Reflections on 2015
In many ways 2015 has been the most difficult year of my life.
I have gotten increasingly sick, been through countless medical tests, trialled several different medications (all to no avail), and my doctors increasingly consider me a difficult case.
I became unable to work.
I spent a month bedridden, with migraines and throwing up daily, beginning to question whether life was worth living.
I gained 25kg in 3 months thanks to the steroids I have to stay on, because no other medication has been tolerated.
I have in many ways had to give up huge parts of my identity and reconsider my self image.
But in so many ways 2015 has also been one of the best, most beautiful years of my life and so incredibly full of love and support.
Through all of these challenges my partner David has been the most wonderful support, I honestly don’t know how I would’ve managed without him. He has consistently pushed me to truly put myself and my health first.
When I had to give up work, he got me Freya. She’s my constant companion and my light in my day-to-day life, teaching me so many lessons on unconditional love, and just being rather than constantly doing.
In the midst of it all I have also rediscovered my love for all things yarn, first by picking up crocheting again, and then by teaching myself to knit (again, for the first time in almost 20 years). And I discovered that I’m not half bad at it. Being able to learn new skills (like turning the heel on my first sock) has been a big confidence booster, especially on days when I can’t even empty the dishwasher without taking breaks.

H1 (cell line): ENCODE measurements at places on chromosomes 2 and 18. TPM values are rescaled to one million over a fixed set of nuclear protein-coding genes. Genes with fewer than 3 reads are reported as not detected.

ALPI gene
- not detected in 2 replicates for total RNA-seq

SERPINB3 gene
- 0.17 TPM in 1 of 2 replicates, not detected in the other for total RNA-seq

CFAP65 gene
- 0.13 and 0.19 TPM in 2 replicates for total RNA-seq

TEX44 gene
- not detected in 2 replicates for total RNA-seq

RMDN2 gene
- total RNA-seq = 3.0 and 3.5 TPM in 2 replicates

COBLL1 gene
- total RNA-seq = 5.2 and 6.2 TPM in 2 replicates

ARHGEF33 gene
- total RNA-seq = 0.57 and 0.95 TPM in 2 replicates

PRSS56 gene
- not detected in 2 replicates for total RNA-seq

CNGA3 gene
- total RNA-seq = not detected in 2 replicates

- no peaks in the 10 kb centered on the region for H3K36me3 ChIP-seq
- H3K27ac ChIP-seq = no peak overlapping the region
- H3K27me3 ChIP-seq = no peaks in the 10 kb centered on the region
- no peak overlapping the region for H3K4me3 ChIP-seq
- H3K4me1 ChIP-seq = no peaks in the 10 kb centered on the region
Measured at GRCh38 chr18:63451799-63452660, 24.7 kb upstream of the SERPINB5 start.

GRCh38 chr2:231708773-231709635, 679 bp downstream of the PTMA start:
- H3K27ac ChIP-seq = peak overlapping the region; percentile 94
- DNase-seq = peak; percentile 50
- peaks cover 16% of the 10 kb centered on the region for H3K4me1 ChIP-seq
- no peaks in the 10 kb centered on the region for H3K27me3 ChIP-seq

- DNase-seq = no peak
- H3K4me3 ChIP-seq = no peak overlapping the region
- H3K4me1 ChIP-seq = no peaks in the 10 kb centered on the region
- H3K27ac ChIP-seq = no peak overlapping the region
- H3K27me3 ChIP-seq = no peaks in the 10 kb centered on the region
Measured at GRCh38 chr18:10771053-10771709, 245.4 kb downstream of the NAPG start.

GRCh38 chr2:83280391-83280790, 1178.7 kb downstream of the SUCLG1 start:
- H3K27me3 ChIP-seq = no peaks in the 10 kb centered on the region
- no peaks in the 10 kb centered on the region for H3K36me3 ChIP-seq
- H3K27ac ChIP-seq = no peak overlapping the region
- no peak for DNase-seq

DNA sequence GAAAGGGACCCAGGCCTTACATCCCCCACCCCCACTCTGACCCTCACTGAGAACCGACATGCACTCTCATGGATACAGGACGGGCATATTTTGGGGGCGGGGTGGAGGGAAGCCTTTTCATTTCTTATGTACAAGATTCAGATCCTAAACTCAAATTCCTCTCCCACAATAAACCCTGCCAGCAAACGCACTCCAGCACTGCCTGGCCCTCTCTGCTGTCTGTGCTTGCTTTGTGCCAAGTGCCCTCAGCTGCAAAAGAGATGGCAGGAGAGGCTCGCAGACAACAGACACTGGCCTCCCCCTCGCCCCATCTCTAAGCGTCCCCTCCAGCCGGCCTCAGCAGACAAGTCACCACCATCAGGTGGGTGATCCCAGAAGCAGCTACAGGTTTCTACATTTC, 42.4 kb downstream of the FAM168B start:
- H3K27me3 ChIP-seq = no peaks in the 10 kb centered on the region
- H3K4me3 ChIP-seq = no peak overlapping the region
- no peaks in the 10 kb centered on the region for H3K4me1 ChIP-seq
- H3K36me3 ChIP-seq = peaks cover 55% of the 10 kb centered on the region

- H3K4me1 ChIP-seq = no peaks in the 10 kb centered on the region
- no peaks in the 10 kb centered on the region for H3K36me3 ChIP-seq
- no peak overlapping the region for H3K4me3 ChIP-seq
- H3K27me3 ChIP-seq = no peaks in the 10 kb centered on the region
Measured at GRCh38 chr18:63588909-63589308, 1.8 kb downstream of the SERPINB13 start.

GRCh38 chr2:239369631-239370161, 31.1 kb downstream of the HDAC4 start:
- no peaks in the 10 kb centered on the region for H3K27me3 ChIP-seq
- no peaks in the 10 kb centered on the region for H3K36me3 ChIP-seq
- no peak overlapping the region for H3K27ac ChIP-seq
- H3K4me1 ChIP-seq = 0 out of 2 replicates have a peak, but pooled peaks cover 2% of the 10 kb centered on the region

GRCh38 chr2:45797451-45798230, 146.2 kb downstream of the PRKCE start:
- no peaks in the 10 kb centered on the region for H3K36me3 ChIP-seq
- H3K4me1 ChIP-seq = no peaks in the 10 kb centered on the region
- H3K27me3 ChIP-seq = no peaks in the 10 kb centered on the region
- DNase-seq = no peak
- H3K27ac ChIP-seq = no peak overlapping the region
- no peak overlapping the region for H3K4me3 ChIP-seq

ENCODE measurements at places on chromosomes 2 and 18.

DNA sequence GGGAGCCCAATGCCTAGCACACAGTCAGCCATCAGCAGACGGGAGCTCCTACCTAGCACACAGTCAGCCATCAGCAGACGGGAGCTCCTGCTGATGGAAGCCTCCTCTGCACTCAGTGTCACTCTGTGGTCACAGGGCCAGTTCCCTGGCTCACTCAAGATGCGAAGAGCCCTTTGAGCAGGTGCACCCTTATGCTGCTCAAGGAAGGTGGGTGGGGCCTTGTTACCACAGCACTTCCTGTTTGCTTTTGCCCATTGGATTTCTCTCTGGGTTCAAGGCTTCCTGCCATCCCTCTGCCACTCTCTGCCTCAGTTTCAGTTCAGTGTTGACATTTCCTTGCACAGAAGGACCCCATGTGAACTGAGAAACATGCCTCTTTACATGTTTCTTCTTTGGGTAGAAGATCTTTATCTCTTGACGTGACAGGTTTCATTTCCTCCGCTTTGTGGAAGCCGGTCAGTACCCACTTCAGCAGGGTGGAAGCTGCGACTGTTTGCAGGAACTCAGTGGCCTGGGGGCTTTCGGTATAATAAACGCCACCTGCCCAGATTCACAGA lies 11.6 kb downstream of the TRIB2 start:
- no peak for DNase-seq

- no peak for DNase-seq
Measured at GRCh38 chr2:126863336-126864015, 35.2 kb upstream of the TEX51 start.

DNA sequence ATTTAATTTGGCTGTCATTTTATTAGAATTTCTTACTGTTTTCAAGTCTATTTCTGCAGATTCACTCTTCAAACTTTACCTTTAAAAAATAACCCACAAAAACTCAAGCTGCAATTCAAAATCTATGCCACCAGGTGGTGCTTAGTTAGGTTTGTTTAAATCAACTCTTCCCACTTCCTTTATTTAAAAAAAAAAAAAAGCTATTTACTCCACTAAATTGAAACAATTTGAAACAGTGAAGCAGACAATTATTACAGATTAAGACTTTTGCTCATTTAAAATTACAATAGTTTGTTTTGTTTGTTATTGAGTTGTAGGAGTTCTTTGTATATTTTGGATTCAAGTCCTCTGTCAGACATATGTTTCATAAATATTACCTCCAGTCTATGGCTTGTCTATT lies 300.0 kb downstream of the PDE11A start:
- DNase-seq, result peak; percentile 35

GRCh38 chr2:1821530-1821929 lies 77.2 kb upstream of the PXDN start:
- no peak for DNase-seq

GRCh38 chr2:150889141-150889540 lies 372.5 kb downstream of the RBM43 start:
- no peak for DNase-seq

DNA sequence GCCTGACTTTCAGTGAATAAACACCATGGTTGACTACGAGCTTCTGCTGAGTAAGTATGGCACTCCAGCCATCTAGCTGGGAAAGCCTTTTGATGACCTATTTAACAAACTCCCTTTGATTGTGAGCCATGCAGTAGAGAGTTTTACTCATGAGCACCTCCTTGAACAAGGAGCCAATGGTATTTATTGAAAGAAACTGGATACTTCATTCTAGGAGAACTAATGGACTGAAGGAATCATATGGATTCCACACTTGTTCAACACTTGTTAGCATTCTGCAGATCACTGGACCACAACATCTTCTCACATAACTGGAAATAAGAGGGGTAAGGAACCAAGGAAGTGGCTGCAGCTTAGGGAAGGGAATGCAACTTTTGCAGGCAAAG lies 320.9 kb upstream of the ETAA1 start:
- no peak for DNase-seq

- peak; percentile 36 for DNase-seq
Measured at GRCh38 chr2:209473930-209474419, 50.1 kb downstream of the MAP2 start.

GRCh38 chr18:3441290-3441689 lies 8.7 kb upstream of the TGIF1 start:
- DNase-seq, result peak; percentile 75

It has been a year with so many ups and downs, but most of all, for me, it has been a year full of vulnerability, courage, and above all, love. The culmination of this being the 21st of December, when David and I got married.
I am so grateful and thankful to be starting 2016 with him, with Freya, and with the love and support of my friends and family.
I hope for us all 2016 will be a year where we have the opportunity and the courage to dare to be vulnerable with ourselves – and with each other. That whatever difficulties we might experience, that we may have compassion with ourselves – and with each other.